3. Get them involved. Get your little one involved in activities with the baby. Whether it’s handing you a diaper during a change or putting a bit of soap in the bathwater, being involved in caring for their sibling will help them bond. 
  4. Let it happen naturally. Don’t force a connection if it’s happening more slowly than you’d like. These things take time and while it’s helpful to foster a relationship, it’s counterproductive to force one. 
  5. Teach them about siblings. Being an older sibling is an important responsibility. Teach your child about what it means to be a big brother or sister, so they can take pride in their new role. 

Change can be difficult for everyone, but we hope these tips will help you successfully introduce your little one to their new sibling. Remember to take things one day at a time and approach the transition with patience and empathy. Your children will explore and build their relationships in their own time.

Frequently Asked Questions

Like many things in parenting, there is no one answer to this question. The length of the transition period for your older child will be highly dependent on their disposition and age. Typically, within a month, an older sibling will be able to find a new rhythm and routine, but it’s not unusual for some problems to persist or for new challenges to arise. This is perfectly normal, take it one day at a time and keep communicating with your child as much as possible. You’ll learn to navigate the transition together.

Second baby syndrome refers to changes in a second child’s personality or disposition based on how a mother or father’s parenting style changes between the first and second child. This change in parenting style often emerges because the parent now has more experience and perhaps the ‘firsts’ are less exciting this time. In some cases, this can result in jealousy or trouble-seeking behavior. While this theory often focuses on the potential negative outcomes of this shift in parenting, it’s important to remember that there can also be positive outcomes as well. Your second child may be calmer, more independent, and more flexible as a result. Remember, none of these things are set in stone and it’s certainly not a given that your second child will have behavioral issues.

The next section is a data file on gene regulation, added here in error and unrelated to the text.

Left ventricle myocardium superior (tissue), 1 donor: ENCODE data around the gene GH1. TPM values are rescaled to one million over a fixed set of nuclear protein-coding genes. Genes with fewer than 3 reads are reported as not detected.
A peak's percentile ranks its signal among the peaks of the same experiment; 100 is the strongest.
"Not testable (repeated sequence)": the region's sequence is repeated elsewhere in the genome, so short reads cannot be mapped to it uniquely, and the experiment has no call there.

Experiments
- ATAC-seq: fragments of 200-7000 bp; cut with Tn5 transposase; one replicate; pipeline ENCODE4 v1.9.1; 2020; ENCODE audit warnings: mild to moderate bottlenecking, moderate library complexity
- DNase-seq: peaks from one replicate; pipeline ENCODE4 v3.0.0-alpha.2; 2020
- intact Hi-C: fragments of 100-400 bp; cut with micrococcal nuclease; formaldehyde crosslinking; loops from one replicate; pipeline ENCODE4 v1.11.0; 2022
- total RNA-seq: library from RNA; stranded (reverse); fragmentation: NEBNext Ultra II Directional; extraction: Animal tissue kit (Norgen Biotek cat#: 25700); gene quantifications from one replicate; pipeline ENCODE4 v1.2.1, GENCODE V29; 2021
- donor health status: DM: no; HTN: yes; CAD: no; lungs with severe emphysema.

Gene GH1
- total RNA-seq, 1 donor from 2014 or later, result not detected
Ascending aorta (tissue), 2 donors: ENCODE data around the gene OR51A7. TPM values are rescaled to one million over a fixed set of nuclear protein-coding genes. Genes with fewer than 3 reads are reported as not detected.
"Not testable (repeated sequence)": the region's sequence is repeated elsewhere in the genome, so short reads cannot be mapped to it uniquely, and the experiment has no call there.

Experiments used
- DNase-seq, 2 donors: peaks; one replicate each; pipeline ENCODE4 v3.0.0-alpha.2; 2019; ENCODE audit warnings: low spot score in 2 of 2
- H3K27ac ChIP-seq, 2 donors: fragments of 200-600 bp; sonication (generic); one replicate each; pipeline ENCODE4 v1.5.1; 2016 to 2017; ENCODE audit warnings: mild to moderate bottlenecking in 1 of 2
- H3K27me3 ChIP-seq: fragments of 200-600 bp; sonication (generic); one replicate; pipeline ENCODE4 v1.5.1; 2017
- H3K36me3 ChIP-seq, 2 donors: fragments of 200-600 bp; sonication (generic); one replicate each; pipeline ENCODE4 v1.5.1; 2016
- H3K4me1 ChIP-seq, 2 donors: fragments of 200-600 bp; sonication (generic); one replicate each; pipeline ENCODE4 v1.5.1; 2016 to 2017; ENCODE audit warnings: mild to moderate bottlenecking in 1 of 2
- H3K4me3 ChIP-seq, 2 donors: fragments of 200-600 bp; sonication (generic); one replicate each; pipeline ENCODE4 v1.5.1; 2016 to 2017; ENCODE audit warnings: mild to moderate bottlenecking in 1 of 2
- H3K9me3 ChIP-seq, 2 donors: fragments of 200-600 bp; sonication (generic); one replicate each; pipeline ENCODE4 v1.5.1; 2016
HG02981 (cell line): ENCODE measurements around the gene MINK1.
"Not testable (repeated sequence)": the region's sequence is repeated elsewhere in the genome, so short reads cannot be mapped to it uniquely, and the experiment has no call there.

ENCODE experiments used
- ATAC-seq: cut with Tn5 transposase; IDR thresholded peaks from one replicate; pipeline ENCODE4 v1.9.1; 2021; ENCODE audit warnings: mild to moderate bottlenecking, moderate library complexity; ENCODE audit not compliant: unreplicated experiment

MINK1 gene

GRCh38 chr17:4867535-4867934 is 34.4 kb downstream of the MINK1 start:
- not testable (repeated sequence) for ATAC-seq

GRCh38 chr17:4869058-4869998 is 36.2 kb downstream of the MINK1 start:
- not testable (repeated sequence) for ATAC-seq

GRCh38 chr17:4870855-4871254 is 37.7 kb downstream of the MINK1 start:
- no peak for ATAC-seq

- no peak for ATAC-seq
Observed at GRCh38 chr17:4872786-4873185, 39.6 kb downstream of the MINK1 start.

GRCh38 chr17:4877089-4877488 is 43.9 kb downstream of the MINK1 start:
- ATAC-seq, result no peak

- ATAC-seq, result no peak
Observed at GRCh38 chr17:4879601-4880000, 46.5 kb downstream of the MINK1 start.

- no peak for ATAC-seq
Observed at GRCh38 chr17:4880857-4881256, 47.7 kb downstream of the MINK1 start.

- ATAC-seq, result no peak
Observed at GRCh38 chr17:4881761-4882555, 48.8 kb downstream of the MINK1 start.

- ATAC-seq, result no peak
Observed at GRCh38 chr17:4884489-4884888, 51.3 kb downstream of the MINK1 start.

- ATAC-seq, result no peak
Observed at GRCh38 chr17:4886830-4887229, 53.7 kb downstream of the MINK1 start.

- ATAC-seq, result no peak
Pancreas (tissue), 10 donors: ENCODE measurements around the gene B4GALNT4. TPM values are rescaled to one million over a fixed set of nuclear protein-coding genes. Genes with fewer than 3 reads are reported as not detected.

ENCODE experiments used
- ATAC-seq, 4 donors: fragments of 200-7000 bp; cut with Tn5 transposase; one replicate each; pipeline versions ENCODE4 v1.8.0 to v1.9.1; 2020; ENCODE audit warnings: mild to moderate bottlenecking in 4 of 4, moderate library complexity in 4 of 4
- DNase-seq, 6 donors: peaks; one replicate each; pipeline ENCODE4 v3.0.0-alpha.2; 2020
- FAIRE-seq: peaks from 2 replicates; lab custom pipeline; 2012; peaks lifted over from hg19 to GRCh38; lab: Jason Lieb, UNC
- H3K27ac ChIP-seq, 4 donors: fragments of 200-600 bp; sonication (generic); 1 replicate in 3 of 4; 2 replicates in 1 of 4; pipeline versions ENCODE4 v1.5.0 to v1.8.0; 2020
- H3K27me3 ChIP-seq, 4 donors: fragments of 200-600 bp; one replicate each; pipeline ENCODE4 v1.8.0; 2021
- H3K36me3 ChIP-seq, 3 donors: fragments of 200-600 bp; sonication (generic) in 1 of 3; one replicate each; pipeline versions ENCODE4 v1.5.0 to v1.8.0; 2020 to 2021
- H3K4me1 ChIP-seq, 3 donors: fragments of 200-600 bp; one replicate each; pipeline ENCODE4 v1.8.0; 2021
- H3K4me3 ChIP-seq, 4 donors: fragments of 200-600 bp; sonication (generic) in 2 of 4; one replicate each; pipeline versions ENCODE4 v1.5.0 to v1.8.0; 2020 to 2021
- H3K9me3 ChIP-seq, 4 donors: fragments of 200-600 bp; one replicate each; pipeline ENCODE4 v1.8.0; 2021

Many people believe that second children develop speech later in life, compared to first children. However, it turns out that there is actually very little evidence that this is true. While first children may hit some milestones earlier, there appear to be no lasting differences in language development between firstborn children and their younger siblings.

While the birth of your child is an incredibly special experience, it’s no secret that the newborn stage can also be quite difficult for parents. Whether it’s the lack of sleep or the constant diaper changes, if you’re feeling a little overwhelmed, it’s important to know that you’re not alone. Many new parents find this stage quite challenging. While there’s no set age where things magically become easier, by around 3 - 4 months there’s a change. At this age, your little one should begin sleeping for longer stretches of time and will likely start to have a more predictable feeding schedule. This will make life a whole lot more relaxed, so hang in there. You can do this!

Not all toddlers will be jealous of a new sibling, but it’s entirely normal for them to feel some jealousy toward their new baby brother or sister. If you’re experiencing this with your child, try not to worry too much. Keep the lines of communication open, be patient, sympathetic, and carve out some alone time with the older sibling. This is often just a phase and something that you’ll be able to work through together as a family.